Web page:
Currently we are controlling the temperature automatically with thermocouples, but pH, concentration and acid radio is measured by hand and with analysis.
What are the options for computer control of Mn Phosphate bath?

Second thing, how would you guys hang bush of dimensions 30 mm dia. x20mm for Mn Phosphating, to minimize contact marks? Both sides of bush are smooth finished.

Thanks in advance

Dobnik Doga
- Krsko, Slovenia



How to Manganese Phosphate the component without any dimensional reduction

Phosphating Metal Pretreatment
by Freeman



Phosphating of Metals
by Rausch

July 20, 2014

Q. How to Manganese Phosphate the component without any dimensional reduction to the base metal of grinding surface?

Required coating thickness is only 5 to 7 microns.

Ajay Pawar
- Pune, Maharashtra, INDIA


July 2014

A. Hi cousin Ajay. It is not possible to do phosphating without any dimensional reduction because, per John Donofrio in the Metal Finishing Guidebook, "The first reaction that occurs ... is the pickling reaction, which will dissolve some metal from the surface. On steel ... the pickling rate is in the range of 1-3 g/m2 of surface area treated ... This pickling reaction is essential for the coating formation ...". But if you run the numbers, this is very little metal -- well under a micron. Are you implying that your present manganese phosphating process is attacking the base metal? If so, there is surely something wrong.

Please do your best to describe your situation and your own findings from it so we can have an enthusiastic discussion of it here. Abstract questions can rarely garner anything but general guidelines; and there's little real value in our extracting these general guidelines from phosphating texts for you, when the first thing we're certainly going to say is that you should have the texts on hand yourself :-)

Luck and Regards,

pic of Ted Mooney
Ted Mooney, P.E. RET
finishing.com
Pine Beach, New Jersey
Striving to live "Aloha"



Manganese phosphate is not adhering to steel -- it rubs off

July 28, 2014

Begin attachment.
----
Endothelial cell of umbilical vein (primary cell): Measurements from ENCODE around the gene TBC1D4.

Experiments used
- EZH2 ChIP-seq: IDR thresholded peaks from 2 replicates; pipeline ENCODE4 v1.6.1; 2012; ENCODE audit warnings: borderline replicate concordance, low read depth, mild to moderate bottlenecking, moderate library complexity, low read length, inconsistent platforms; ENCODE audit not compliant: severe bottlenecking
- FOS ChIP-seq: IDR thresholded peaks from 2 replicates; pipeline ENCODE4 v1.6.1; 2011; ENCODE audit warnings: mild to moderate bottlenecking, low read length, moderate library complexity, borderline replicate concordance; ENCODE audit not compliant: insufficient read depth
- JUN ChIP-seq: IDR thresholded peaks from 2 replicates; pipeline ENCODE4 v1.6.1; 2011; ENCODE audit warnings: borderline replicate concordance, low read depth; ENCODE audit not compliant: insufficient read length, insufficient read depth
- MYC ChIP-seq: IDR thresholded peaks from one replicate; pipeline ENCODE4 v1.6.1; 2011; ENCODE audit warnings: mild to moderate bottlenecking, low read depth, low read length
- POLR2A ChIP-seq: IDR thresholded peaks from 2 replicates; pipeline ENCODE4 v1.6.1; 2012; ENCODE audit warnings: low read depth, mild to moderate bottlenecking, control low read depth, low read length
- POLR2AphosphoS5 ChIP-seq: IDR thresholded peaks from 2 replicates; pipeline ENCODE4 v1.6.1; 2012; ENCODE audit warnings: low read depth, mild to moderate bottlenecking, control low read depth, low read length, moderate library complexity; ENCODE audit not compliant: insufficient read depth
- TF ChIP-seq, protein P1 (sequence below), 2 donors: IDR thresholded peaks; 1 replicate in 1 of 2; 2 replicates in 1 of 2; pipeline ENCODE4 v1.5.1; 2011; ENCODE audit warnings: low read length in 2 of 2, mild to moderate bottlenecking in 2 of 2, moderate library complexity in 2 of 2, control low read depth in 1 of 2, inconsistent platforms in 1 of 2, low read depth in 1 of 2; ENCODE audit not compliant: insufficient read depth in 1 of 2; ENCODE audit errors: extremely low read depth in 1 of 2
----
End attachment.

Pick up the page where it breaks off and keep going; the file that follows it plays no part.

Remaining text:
I was doing manganese phosphate on AISI4145 steel metal. After some pieces it is failing addition test (phosphate layer is removed). Can anyone tell why this happens?
The bath preparation is underground tank and heating coil is used to reach temperature required of 90 °C.

Suresh Thankappan
- Mussafah, Abudhabi, U A E



Must we check Ra BEFORE manganese-iron phosphating or AFTER?

August 7, 2014 -- this entry appended to this thread by editor in lieu of spawning a duplicative thread

Q. WE ARE IN THE LINE OF MANUFACTURING CAST IRON PISTONS. OUR COMPONENTS HAVE MIP COATING OPERATION AFTER FINISH. WE OBSERVE VARIATION IS SURFACE FINISH VALUES (Ra) AFTER MIP COATING GETS CHANGED TO HIGHER SIDE, AND NO CONSISTENCY IN READING. OUR QUESTION IS WHETHER THESE VALUES MUST BE CHECKED BEFORE MIP COATING.

ANIL KHOT
Engg. Works - karad, maharastra, India


August 2014

A. Hi Anil. Based on the context, I assume MIP means manganese-iron phosphating, so we assigned a title and appended your inquiry to this related thread. Phosphatization is a soft coating (compared to iron), and manganese phosphate is often used as a "break-in" coating ... so I would assume that the surface finish before phosphatizing is far more important than the finish after it.

Regards,

pic of Ted Mooney
Ted Mooney, P.E. RET
finishing.com
Pine Beach, New Jersey
Striving to live "Aloha"



Manganese phosphate & oil safe for kitchen knives?

April 28, 2015-- apologies; finishing.com misfiled this question, and didn't post it until June 20

Q. Dear Sir, I am a custom cutlery manufacturer and have been using Manganese Phosphate impregnated with oil as a corrosion inhibitor on knife blades for some time with good success. I would like to treat kitchen knives the same way, but have concerns about food safety. Is there any reason to suspect that manganese phosphate treatment of carbon steel might be non food safe?

Adam DesRosiers
- Juneau Alaska USA


June 2015